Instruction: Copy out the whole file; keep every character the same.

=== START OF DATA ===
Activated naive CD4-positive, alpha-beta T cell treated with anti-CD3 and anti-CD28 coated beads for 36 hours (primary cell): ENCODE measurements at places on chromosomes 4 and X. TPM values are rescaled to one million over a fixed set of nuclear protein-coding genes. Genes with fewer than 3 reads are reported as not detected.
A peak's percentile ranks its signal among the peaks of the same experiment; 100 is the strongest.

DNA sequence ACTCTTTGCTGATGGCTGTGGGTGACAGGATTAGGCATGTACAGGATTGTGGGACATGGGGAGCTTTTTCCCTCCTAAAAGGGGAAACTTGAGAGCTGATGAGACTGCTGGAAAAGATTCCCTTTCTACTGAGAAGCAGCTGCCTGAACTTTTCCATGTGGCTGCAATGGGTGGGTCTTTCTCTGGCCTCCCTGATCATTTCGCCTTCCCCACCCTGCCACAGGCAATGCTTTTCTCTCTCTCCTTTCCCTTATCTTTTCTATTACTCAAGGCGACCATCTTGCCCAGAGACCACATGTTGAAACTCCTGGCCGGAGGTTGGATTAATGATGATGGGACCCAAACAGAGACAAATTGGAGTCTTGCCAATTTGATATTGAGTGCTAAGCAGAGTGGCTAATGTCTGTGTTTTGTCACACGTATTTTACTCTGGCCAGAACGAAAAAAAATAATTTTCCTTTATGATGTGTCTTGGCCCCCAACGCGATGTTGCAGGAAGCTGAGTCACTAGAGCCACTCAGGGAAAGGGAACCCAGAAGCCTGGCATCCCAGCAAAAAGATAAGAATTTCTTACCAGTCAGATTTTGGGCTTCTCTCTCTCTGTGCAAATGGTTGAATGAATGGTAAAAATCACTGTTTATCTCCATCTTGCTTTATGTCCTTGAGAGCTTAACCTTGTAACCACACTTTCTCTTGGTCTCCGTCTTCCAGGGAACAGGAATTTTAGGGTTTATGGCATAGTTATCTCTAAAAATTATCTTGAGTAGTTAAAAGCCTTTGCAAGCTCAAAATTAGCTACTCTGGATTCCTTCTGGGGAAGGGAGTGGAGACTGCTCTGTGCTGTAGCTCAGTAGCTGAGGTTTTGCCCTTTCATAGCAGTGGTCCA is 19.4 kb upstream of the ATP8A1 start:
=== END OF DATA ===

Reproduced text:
Activated naive CD4-positive, alpha-beta T cell treated with anti-CD3 and anti-CD28 coated beads for 36 hours (primary cell): ENCODE measurements at places on chromosomes 4 and X. TPM values are rescaled to one million over a fixed set of nuclear protein-coding genes. Genes with fewer than 3 reads are reported as not detected.
A peak's percentile ranks its signal among the peaks of the same experiment; 100 is the strongest.

DNA sequence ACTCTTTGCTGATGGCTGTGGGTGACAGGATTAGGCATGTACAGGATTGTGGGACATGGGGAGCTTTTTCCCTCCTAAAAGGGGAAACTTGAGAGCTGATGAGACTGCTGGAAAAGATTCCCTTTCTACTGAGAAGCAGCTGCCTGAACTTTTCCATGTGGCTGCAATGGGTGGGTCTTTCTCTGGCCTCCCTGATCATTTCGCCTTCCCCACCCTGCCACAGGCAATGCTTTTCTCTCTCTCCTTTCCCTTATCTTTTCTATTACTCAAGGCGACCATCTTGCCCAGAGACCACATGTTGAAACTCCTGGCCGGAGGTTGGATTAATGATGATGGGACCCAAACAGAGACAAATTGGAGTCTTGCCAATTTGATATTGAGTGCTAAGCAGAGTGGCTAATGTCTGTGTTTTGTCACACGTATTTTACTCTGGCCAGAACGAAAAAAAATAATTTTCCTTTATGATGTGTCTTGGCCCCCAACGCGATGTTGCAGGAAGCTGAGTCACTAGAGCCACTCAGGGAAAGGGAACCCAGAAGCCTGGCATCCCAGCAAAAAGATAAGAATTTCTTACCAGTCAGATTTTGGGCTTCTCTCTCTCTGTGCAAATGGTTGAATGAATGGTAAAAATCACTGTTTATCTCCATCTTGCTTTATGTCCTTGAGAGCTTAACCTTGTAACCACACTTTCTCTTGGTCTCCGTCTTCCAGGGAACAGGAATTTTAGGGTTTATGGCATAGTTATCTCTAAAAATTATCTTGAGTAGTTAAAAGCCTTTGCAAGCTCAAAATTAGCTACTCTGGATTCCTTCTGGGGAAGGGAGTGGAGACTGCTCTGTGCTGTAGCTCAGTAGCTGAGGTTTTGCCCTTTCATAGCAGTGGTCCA is 19.4 kb upstream of the ATP8A1 start: